This November, the National Museum of American Jewish History will open their brand new building on the Independence Mall in historic Philadelphia.
Since breaking ground in 2007, the impressive, 100,000-square-foot structure has been steadily rising, on time and under budget, just across from the Liberty Bell and the National Constitution Center.
The new location is a stone’s throw from the museum’s former home in a building shared with congregation Mikveh Israel. The old facility offered less than 2,500 sq ft of exhibit space.
Almost complete, the five-story outer facade glints in the afternoon sun, awaiting installation of an 8-foot LED light sculpture that embodies the qualities of a flame.
James S. Polsheck, founder of Polshek Partnerships (now Ennead Architects), whose past works include the Rose Center for Earth & Space in New York City, designed the outer glass structure to symbolize the translucency afforded Jews who have found sanctuary in America, and the fragility of this freedom.
Each floor of the museum opens onto a terrace encased in this artfully glazed glass, offering fantastic views and a space to clear your mind as you traverse the capacious exhibits.
Inside the glass, a terra cotta cube defines the inner volume. This hearty structure represents the solidity of the liberties that protect all Americans.
Warm anigre wood and cool glass create an exciting interior, focused around an 85-foot high atrium lit from above by skylight.
Throughout the rest of the $150 million building, the extensive collection of Jewish Americana (the largest in the world, with over 25,000 artifacts) will be supplemented by a series of truly innovative displays.
Exhbit design firm Gallagher & Associates provides interest by showcasing some stories in large, open areas and others in smaller, more intimate settings.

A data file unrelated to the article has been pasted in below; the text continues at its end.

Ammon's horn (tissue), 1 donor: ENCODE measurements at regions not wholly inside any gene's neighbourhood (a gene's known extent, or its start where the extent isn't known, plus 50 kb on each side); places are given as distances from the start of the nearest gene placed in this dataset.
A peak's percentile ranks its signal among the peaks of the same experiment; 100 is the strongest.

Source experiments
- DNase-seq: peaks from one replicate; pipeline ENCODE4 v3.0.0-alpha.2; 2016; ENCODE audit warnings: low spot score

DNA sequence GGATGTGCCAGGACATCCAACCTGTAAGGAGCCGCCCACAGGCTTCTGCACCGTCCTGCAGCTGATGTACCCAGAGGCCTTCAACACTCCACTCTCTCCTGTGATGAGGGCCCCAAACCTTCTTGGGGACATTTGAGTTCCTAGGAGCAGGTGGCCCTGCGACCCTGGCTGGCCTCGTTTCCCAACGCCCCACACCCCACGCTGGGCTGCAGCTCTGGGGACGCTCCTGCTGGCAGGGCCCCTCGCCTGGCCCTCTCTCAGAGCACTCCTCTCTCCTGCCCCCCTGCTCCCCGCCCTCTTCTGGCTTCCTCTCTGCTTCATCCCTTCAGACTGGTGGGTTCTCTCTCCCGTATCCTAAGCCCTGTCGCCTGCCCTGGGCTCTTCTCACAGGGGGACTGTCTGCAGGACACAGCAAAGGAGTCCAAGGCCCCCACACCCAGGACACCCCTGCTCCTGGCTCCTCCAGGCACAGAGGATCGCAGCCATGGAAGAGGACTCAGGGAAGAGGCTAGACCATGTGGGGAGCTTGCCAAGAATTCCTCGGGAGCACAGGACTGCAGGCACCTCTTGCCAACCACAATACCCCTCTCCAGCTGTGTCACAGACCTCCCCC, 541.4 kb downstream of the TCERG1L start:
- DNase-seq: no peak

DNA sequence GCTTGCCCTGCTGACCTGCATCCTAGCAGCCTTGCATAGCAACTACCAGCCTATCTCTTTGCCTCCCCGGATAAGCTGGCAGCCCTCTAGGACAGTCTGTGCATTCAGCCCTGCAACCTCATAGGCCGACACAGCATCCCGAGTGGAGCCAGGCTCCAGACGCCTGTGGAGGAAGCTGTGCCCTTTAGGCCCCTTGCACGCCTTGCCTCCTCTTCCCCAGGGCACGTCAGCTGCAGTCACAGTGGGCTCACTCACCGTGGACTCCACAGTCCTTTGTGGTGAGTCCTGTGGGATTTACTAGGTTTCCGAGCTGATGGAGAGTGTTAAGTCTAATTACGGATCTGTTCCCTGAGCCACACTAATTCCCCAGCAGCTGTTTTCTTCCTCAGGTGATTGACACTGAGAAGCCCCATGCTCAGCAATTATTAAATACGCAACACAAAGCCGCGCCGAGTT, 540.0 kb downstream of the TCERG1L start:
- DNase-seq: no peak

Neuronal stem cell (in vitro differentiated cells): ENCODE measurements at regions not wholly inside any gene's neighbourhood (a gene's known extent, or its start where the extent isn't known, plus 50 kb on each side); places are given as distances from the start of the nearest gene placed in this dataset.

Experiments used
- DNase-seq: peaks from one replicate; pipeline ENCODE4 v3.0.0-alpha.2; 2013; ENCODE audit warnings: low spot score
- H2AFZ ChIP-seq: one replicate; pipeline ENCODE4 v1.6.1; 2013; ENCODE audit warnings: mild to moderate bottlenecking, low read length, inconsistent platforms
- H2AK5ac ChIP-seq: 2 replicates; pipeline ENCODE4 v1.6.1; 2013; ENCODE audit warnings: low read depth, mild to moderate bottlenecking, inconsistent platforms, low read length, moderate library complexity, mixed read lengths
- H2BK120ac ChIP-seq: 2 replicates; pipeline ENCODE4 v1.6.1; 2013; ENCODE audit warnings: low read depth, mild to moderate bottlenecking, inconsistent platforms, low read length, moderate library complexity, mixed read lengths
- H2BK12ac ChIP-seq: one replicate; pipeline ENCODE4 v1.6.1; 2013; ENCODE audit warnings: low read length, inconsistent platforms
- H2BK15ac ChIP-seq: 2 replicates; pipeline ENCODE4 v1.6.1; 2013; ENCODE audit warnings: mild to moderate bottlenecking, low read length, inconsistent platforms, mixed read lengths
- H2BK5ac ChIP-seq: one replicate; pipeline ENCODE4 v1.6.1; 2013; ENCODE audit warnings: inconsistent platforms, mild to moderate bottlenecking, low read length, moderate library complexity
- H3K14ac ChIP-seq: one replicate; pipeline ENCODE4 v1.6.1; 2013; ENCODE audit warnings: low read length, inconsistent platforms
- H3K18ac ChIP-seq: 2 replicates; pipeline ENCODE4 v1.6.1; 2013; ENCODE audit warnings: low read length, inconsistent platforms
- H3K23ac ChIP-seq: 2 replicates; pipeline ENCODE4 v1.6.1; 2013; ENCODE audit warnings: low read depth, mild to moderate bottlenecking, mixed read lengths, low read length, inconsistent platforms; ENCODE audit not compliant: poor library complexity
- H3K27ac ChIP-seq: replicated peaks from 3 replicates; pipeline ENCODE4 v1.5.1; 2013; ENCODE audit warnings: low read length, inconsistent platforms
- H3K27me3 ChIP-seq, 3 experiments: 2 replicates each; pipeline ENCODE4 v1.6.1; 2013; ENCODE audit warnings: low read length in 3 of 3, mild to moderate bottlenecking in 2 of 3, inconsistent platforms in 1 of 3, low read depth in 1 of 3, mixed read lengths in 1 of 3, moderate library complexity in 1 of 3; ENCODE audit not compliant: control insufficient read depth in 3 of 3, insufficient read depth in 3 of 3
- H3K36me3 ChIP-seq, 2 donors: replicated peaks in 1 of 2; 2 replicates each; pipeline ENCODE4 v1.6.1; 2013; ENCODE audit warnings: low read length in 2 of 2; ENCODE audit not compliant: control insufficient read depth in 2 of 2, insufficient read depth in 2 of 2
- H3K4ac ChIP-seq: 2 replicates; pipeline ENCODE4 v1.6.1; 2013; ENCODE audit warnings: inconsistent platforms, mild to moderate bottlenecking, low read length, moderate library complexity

A chronological timeline leads you through floors 2, 3, and 4, from the first Jews who settled in New Amsterdam in colonial times, to the explosion of Jewish immigrants in the late 1800s, up through the World Wars and late 20th century life.
Several of the presentations are interactive. There are life-size models children can clamber on and play with. A video projection of letters and photos will add new images as they are donated. A theater outfitted with reclaimed wooden seats shows three movies on Jews in the film industry post World War II.
A storytelling booth encourages visitors to take two minutes to record their own story. These user submissions will be edited and worked into gallery presentations.
And on the ground floor is an unique media exhibit called the Only in America® Gallery / Hall of Fame [Ed – You can tell it’s unique because it’s got a registered trademark symbol], which tells all about the contributions of 18 well-known Jewish Americans. The subjects will change over the years, but the inaugural group includes the likes of Stephen Spielberg, Albert Einstein, Esteé Lauder and Irving Berlin.
Add the fully equipped Dell Theater, a suite of offices for museum staff, a kosher cafe and a store, and you’ve got a new thoughtfully designed, world-class destination that calls Philadelphia home.
[Photos | Danya Henninger]